Happy as a pig in Hampshire
PONIES are grazing nonchalantly and we often have to stop the car as they dawdle on to the road. The occasional cow looks up at us with bored confidence, and are those donkeys I can see in a thicket?
Indeed they are. This is the New Forest, a wild national park in the south of England, where ponies, donkeys, cattle and deer roam, without a care for passing traffic. Created by William the Conqueror as a royal hunting park, the New Forest takes in Iron Age barrows, World War II relics, beaches, rivers, heathland and woodland.
And at its very heart is The Pig hotel. Its big sister, also in the New Forest, is Lime Wood, a grown-up and grand affair, all clawfoot baths, muted velvets and grey silks.
The Pig has no such ambitions — it is altogether friendlier and more ramshackle. The sign outside, bearing the likeness of a magnificent golden swine, declares in capitals: THE PIG.
And, below, it doesn’t even bill itself as a hotel. Rooms, it says, and kitchen garden food. It should really be the other way round, as the kitchen garden is the engine of the place. When we arrive, chefs are foraging around with wicker baskets over their arms, in and out of the gloriously romantic walled garden, abundant with rows of kale, onions and beetroot, and the year’s first strawberries just turning red.
On the other side of the path are the quails and the smokehouse; beyond the walled garden are the crayfish pond, the orchard and the greenhouse; and behind our guestroom (at a fragrant distance, thankfully) are the chickens and the pigs. Handsome fellows, black and pink Saddlebacks and cigar-brown Tamworths; it seems a pity to eat them. But eat them we must, and we shall.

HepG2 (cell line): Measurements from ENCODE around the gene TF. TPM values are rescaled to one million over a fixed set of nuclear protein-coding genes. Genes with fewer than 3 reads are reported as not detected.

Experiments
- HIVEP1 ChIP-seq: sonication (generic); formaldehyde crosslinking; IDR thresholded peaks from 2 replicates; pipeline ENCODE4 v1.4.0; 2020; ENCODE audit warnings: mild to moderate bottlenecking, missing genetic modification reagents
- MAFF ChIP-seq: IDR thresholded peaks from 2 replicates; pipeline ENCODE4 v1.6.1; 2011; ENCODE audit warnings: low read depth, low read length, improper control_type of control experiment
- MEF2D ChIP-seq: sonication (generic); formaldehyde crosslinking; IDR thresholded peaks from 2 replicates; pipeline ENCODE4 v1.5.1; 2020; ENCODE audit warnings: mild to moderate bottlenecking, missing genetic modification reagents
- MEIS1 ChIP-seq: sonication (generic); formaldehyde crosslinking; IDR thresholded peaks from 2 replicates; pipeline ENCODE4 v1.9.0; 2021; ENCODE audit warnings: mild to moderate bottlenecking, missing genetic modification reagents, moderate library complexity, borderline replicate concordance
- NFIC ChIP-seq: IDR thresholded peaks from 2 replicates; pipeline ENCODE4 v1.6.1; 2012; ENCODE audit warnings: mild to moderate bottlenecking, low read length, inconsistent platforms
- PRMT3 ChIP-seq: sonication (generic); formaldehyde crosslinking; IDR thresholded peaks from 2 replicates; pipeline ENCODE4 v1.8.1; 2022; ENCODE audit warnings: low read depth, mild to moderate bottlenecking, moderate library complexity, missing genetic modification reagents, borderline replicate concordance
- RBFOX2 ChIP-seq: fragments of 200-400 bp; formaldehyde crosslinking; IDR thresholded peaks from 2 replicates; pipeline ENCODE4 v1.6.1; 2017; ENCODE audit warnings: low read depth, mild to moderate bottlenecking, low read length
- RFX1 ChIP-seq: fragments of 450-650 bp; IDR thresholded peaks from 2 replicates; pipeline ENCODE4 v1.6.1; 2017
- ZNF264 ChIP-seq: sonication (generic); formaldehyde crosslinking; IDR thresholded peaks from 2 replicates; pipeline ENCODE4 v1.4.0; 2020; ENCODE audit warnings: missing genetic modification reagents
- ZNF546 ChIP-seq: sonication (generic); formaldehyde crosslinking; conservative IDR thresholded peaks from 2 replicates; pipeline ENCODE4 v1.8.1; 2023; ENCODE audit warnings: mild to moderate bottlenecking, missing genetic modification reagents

The restaurant is one of the prettiest rooms I’ve seen — a high-ceilinged conservatory with views over endless green, a roaring fire at one end and glittering with candles at night. Every shelf is crammed with pots of herbs and next to us is a lemon tree fat with fruit. My husband asks whether the lemons are used in the kitchen. ‘‘Of course,’’ replies the waitress, twisting one from its branch. ‘‘This looks just ready. I’ll give it to the chef for your fish.’’
The fish duly comes, the lemon noticeably delicious, as is everything else, from the warm homemade bread with salty butter to the crispy tobacco onions, the slivers of Yes, to all rooms on the ground floor, including the restaurant and bar. There is one fully wheelchair-accessible guestroom.
Children are very welcome in two family rooms, both with bunks. The restaurant has a children’s menu, and is happy to make smaller portions of anything else. Good massages in the cute spa shed by the pond. beetroot we saw being unearthed to, as one would expect, the tender, sharp-and-sweet pork salad. This is local, seasonal food at its unpretentious best, so no wonder the dining room is packed with a happy buzz.
Guestrooms are not an afterthought here — the Lime Wood pedigree is in evidence. Each one is individual and cosily chic; some have freestanding baths, others fourposter beds, most have views over the New Forest, and all have dinner-plate shower heads and are stocked with chocolate buttons and good wine. After a night under the cloud-like duvet, breakfast, if anything, is even better than dinner — slabs of honeycomb and tureens of local yoghurt, homemade jams and flaky, fresh croissants.
As we peel our boiled eggs and look at the mist burning away outside, all we can talk of is how nice it would be to come back next time with friends.